Saturday, March 2

Alone in the face of danger



In the history of failed US Presidencies, those that end with a single term, there are occupants of the Oval Office who are overwhelmed by circumstances and their terrible management. Others end up being victims of failing to meet the enormous expectations that they themselves generated. Taking stock of his first year in the White House, Joe Biden seems to fall into that second category by not demonstrating the effectiveness he promised when he was elected in 2020 by a margin of victory of more than 7 million votes over Donald Trump.

Upon taking office – 14 days after the assault on Capitol Hill – Joe Biden started strong, promoting the massive vaccination campaign against Covid and a

additional package against the devastating economic effects of the pandemic. Those early successes led the Biden Administration to brag about a lot. It was about saving American democracy by demonstrating the proper functioning of its economy and its politics.

However, the bombast has degenerated into loneliness and frustration. It is not very common for a US president to simultaneously confront the Republicans, their more moderate co-religionists and also those further to the left. That political helplessness contrasts with the hype about a new leadership in Washington that should not be interpreted as a third term for Obama. Which in the jargon of the capital does not mean anything other than an ambitious agenda without centrist concessions.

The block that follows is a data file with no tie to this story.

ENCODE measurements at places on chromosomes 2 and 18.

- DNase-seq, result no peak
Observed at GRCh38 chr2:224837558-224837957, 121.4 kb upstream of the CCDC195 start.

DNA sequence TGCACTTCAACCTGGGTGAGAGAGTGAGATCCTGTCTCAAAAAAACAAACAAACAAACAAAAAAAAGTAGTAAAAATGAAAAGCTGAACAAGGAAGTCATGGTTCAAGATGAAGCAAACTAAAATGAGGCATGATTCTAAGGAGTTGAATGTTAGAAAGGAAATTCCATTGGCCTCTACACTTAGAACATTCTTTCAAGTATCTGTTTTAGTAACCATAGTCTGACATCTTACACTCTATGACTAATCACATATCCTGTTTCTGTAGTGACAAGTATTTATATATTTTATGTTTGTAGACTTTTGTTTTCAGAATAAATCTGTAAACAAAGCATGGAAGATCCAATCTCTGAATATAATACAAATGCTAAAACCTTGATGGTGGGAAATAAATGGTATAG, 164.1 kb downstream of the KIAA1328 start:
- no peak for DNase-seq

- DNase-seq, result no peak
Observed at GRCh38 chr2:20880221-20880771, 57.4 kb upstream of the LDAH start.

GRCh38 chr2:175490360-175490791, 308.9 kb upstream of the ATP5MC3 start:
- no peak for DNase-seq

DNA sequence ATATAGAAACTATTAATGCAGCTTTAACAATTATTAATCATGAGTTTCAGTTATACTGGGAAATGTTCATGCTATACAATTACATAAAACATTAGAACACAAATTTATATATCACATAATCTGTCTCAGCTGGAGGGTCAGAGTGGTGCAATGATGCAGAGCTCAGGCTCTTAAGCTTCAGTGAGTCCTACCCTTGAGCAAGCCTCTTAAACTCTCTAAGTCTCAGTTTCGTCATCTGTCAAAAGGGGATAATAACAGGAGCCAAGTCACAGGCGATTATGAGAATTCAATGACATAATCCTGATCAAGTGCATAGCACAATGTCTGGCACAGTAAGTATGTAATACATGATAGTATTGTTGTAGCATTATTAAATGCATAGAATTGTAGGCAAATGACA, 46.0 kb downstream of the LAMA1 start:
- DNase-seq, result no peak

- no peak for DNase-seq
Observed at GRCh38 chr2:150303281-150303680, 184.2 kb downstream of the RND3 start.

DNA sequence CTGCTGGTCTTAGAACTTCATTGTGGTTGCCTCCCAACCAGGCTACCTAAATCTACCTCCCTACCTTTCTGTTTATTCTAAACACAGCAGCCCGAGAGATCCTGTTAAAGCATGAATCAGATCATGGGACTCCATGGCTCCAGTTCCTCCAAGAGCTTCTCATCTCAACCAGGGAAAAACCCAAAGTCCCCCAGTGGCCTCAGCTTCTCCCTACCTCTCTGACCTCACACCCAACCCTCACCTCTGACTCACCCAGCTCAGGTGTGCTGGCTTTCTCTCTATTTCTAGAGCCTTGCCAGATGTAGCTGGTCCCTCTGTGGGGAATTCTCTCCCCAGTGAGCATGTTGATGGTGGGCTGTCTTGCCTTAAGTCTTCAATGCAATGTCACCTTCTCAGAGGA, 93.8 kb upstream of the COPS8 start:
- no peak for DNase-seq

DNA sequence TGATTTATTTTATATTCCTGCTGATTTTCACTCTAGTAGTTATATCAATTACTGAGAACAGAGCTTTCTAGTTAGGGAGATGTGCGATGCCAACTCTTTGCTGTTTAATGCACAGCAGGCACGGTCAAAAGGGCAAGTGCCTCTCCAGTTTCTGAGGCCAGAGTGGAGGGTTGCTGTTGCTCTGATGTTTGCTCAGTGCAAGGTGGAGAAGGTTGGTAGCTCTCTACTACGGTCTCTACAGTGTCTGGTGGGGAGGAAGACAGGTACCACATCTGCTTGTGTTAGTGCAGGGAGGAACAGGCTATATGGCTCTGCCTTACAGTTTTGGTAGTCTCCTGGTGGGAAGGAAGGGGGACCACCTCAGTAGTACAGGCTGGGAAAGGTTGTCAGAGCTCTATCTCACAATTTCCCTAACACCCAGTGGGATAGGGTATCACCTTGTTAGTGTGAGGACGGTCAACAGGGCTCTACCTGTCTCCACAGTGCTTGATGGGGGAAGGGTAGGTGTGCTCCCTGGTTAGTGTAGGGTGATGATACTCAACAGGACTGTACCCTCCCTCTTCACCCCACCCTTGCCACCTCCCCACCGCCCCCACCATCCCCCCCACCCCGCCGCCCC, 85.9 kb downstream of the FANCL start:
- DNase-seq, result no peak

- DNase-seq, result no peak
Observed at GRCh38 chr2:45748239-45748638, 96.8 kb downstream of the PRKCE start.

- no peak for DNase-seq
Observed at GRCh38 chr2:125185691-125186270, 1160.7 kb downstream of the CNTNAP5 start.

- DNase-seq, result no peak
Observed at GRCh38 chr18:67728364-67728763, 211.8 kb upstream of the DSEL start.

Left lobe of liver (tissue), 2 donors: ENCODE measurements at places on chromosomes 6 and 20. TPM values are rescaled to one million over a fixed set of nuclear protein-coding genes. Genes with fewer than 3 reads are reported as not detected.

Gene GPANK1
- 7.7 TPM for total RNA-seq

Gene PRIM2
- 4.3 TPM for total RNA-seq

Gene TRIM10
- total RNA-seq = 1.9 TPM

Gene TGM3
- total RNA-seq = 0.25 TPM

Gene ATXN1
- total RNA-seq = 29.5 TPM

In this spiral of tribulations starring Biden, a couple of senators from his own party have derailed his most decisive legislative projects. Despite his decades in the Senate, he has been unable to reach any agreement with the opposition. The Supreme has blocked his management of a pandemic impossible to control with 30% of adults who reject vaccines. Inflation is destroying the economic recovery. And the chaotic exit from Afghanistan has been interpreted as a dangerous sign of extreme weakness.

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